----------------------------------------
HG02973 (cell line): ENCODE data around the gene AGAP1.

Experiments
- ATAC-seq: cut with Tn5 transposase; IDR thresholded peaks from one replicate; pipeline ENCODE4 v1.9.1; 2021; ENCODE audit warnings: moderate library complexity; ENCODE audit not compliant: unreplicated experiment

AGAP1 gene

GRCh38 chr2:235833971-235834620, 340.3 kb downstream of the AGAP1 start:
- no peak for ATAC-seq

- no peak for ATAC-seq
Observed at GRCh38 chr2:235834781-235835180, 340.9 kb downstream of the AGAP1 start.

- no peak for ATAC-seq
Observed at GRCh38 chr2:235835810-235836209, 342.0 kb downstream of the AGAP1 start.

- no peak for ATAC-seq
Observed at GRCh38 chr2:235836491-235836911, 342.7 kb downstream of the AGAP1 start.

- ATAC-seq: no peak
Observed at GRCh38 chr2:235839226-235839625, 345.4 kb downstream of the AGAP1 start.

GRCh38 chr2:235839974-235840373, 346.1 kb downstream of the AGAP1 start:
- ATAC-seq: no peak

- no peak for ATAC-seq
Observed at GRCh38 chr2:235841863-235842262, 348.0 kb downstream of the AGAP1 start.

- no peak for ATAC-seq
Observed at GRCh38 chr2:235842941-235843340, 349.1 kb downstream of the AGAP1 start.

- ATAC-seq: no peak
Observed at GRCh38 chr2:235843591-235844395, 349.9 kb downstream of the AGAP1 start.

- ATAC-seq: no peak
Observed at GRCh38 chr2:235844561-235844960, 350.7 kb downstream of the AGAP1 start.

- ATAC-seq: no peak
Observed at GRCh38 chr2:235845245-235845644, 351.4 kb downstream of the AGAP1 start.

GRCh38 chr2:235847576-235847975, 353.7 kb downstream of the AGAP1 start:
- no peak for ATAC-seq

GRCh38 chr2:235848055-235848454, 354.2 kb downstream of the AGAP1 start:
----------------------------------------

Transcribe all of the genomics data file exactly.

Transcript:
HG02973 (cell line): ENCODE data around the gene AGAP1.

Experiments
- ATAC-seq: cut with Tn5 transposase; IDR thresholded peaks from one replicate; pipeline ENCODE4 v1.9.1; 2021; ENCODE audit warnings: moderate library complexity; ENCODE audit not compliant: unreplicated experiment

AGAP1 gene

GRCh38 chr2:235833971-235834620, 340.3 kb downstream of the AGAP1 start:
- no peak for ATAC-seq

- no peak for ATAC-seq
Observed at GRCh38 chr2:235834781-235835180, 340.9 kb downstream of the AGAP1 start.

- no peak for ATAC-seq
Observed at GRCh38 chr2:235835810-235836209, 342.0 kb downstream of the AGAP1 start.

- no peak for ATAC-seq
Observed at GRCh38 chr2:235836491-235836911, 342.7 kb downstream of the AGAP1 start.

- ATAC-seq: no peak
Observed at GRCh38 chr2:235839226-235839625, 345.4 kb downstream of the AGAP1 start.

GRCh38 chr2:235839974-235840373, 346.1 kb downstream of the AGAP1 start:
- ATAC-seq: no peak

- no peak for ATAC-seq
Observed at GRCh38 chr2:235841863-235842262, 348.0 kb downstream of the AGAP1 start.

- no peak for ATAC-seq
Observed at GRCh38 chr2:235842941-235843340, 349.1 kb downstream of the AGAP1 start.

- ATAC-seq: no peak
Observed at GRCh38 chr2:235843591-235844395, 349.9 kb downstream of the AGAP1 start.

- ATAC-seq: no peak
Observed at GRCh38 chr2:235844561-235844960, 350.7 kb downstream of the AGAP1 start.

- ATAC-seq: no peak
Observed at GRCh38 chr2:235845245-235845644, 351.4 kb downstream of the AGAP1 start.

GRCh38 chr2:235847576-235847975, 353.7 kb downstream of the AGAP1 start:
- no peak for ATAC-seq

GRCh38 chr2:235848055-235848454, 354.2 kb downstream of the AGAP1 start: